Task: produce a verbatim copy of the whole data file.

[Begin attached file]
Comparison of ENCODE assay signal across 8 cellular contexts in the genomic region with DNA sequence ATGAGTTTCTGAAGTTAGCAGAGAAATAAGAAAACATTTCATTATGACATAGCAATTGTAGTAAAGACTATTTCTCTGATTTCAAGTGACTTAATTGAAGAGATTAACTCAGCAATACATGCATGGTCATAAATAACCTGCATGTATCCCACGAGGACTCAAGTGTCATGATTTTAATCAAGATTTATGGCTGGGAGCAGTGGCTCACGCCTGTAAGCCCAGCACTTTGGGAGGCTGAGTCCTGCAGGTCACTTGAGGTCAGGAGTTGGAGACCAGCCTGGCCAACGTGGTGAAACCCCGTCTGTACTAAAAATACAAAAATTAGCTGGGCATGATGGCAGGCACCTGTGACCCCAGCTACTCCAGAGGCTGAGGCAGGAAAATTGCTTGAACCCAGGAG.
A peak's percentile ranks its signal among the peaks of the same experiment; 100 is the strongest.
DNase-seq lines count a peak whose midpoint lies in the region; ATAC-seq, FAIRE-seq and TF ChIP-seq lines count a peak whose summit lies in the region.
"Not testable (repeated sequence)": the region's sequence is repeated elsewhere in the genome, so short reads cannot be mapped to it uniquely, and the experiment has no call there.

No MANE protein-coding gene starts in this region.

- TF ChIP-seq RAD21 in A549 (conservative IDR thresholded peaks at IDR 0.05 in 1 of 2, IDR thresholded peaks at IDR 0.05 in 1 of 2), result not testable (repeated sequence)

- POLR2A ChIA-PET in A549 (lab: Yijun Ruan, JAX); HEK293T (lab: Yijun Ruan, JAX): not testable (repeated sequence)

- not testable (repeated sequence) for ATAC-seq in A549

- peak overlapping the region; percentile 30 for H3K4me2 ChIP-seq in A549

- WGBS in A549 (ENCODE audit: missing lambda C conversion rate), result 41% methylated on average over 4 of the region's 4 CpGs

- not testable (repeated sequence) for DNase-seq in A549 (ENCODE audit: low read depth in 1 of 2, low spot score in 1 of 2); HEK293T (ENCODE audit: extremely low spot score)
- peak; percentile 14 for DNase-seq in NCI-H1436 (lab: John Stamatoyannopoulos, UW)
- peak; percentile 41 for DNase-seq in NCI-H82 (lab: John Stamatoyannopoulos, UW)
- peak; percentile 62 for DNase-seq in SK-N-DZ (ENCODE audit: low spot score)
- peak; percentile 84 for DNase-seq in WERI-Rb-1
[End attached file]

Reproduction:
Comparison of ENCODE assay signal across 8 cellular contexts in the genomic region with DNA sequence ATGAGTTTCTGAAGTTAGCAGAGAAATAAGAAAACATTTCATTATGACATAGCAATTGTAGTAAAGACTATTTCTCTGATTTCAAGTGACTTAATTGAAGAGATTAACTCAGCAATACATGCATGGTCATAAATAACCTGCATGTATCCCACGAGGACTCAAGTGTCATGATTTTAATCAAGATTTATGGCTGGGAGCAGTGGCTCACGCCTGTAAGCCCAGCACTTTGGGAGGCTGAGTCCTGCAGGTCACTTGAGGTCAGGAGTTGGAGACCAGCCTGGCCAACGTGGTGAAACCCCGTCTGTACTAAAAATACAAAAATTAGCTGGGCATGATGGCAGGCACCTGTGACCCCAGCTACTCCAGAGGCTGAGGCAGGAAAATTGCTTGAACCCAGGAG.
A peak's percentile ranks its signal among the peaks of the same experiment; 100 is the strongest.
DNase-seq lines count a peak whose midpoint lies in the region; ATAC-seq, FAIRE-seq and TF ChIP-seq lines count a peak whose summit lies in the region.
"Not testable (repeated sequence)": the region's sequence is repeated elsewhere in the genome, so short reads cannot be mapped to it uniquely, and the experiment has no call there.

No MANE protein-coding gene starts in this region.

- TF ChIP-seq RAD21 in A549 (conservative IDR thresholded peaks at IDR 0.05 in 1 of 2, IDR thresholded peaks at IDR 0.05 in 1 of 2), result not testable (repeated sequence)

- POLR2A ChIA-PET in A549 (lab: Yijun Ruan, JAX); HEK293T (lab: Yijun Ruan, JAX): not testable (repeated sequence)

- not testable (repeated sequence) for ATAC-seq in A549

- peak overlapping the region; percentile 30 for H3K4me2 ChIP-seq in A549

- WGBS in A549 (ENCODE audit: missing lambda C conversion rate), result 41% methylated on average over 4 of the region's 4 CpGs

- not testable (repeated sequence) for DNase-seq in A549 (ENCODE audit: low read depth in 1 of 2, low spot score in 1 of 2); HEK293T (ENCODE audit: extremely low spot score)
- peak; percentile 14 for DNase-seq in NCI-H1436 (lab: John Stamatoyannopoulos, UW)
- peak; percentile 41 for DNase-seq in NCI-H82 (lab: John Stamatoyannopoulos, UW)
- peak; percentile 62 for DNase-seq in SK-N-DZ (ENCODE audit: low spot score)
- peak; percentile 84 for DNase-seq in WERI-Rb-1